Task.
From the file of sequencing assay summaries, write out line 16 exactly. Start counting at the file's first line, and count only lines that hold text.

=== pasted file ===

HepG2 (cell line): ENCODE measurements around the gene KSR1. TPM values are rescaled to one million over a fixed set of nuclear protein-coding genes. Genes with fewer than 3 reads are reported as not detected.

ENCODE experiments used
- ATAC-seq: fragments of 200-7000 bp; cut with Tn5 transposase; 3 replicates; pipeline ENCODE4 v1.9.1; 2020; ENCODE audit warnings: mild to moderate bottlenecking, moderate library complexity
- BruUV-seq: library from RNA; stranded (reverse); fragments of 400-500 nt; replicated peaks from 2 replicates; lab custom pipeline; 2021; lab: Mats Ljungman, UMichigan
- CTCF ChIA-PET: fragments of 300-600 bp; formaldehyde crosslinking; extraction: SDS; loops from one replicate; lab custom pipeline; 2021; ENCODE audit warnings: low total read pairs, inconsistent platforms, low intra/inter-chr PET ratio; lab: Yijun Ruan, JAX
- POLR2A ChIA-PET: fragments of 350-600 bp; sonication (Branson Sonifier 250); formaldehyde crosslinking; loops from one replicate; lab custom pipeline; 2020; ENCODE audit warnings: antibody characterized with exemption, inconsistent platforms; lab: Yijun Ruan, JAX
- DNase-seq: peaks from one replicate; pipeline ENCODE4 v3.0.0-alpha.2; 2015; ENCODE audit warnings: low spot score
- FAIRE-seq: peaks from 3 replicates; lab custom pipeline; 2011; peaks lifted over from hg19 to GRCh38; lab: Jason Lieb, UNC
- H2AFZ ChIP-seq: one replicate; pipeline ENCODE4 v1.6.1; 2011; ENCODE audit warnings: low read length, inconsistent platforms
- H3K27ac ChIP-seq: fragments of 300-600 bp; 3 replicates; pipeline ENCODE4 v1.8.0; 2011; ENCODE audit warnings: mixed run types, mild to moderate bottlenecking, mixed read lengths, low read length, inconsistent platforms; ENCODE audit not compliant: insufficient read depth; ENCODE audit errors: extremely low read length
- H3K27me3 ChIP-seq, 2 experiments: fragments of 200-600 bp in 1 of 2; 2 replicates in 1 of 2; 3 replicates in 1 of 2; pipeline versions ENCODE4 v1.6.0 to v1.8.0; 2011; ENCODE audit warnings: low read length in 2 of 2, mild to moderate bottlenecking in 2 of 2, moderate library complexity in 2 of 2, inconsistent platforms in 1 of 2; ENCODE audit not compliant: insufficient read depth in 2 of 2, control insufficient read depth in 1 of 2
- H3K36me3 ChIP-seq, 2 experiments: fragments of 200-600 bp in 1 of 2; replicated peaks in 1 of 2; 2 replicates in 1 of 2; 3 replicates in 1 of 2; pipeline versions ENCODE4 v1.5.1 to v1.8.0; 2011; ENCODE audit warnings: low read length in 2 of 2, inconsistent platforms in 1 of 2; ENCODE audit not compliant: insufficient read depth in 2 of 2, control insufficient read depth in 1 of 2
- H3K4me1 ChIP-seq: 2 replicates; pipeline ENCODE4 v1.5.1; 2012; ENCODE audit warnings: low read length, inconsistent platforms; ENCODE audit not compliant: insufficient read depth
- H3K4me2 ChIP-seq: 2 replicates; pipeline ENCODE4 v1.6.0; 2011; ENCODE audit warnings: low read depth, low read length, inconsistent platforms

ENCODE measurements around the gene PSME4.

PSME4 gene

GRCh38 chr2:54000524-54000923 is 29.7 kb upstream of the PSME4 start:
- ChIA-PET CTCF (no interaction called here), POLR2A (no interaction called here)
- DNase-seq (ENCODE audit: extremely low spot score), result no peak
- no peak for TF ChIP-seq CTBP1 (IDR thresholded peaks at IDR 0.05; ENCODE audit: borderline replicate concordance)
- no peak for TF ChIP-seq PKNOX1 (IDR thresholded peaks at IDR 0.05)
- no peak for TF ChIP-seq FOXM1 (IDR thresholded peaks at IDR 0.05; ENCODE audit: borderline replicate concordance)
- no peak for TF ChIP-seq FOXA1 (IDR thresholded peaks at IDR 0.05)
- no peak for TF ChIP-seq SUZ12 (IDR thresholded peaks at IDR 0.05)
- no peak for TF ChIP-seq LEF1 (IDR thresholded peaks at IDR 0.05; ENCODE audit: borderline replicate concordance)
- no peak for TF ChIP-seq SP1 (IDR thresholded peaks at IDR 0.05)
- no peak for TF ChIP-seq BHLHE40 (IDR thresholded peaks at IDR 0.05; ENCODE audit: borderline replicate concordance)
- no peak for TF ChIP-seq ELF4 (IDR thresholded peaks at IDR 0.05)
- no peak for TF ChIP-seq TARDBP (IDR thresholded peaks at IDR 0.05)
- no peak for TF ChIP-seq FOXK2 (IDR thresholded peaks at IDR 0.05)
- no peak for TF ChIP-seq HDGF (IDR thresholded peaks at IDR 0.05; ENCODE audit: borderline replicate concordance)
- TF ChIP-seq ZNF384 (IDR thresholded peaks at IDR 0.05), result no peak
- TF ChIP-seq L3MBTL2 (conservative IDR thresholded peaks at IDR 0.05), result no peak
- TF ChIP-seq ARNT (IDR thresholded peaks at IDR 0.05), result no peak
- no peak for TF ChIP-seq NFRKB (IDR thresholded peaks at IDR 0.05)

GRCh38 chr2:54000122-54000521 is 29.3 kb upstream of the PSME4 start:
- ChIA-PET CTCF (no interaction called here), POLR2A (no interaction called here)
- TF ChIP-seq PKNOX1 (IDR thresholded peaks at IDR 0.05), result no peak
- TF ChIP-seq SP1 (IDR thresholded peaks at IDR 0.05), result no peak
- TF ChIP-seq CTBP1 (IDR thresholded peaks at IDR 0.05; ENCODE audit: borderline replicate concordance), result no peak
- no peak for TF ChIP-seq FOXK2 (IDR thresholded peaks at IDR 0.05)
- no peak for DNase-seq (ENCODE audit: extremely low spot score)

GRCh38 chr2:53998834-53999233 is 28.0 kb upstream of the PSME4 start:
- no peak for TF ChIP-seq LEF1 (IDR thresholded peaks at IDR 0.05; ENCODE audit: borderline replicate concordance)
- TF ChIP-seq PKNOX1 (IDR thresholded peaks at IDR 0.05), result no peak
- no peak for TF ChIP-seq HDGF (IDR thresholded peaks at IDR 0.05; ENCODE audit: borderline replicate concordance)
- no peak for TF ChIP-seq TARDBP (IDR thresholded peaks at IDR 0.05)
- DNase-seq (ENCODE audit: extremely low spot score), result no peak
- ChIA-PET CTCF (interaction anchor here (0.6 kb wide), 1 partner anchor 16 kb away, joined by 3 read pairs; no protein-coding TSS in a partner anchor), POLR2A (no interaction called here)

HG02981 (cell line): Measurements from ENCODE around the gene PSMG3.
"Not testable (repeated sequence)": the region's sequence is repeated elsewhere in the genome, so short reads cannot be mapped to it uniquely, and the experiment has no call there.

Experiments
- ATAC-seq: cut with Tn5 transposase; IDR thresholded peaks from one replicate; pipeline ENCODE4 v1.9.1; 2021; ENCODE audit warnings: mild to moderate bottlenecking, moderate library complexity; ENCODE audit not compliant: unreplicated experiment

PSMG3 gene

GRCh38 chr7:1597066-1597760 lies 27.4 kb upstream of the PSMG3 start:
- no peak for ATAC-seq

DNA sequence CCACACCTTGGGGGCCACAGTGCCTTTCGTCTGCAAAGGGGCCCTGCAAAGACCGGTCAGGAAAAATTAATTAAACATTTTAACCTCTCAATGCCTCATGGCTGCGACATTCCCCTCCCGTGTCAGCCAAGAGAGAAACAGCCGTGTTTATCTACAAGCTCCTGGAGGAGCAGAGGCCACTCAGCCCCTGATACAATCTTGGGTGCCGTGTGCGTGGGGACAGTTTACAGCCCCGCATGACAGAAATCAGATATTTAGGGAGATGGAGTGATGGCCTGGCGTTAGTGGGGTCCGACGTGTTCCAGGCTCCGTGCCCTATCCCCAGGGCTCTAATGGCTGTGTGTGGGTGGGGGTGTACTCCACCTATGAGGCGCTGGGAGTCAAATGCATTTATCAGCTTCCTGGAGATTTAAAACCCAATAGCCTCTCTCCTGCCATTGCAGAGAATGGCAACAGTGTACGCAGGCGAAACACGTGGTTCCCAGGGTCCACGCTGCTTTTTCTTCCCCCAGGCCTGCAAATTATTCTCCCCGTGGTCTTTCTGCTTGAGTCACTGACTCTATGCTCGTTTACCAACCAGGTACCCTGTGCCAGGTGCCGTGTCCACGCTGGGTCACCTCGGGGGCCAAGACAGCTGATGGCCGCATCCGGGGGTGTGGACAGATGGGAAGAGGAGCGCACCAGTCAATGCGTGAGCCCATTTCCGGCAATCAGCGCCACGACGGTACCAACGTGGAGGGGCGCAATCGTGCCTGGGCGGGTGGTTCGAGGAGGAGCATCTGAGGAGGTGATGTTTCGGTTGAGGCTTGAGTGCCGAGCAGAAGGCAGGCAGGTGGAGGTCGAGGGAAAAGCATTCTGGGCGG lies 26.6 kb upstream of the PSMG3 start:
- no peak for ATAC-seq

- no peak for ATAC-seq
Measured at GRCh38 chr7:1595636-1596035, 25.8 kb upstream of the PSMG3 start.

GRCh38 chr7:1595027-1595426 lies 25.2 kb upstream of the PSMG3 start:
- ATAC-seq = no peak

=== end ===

PSME4 gene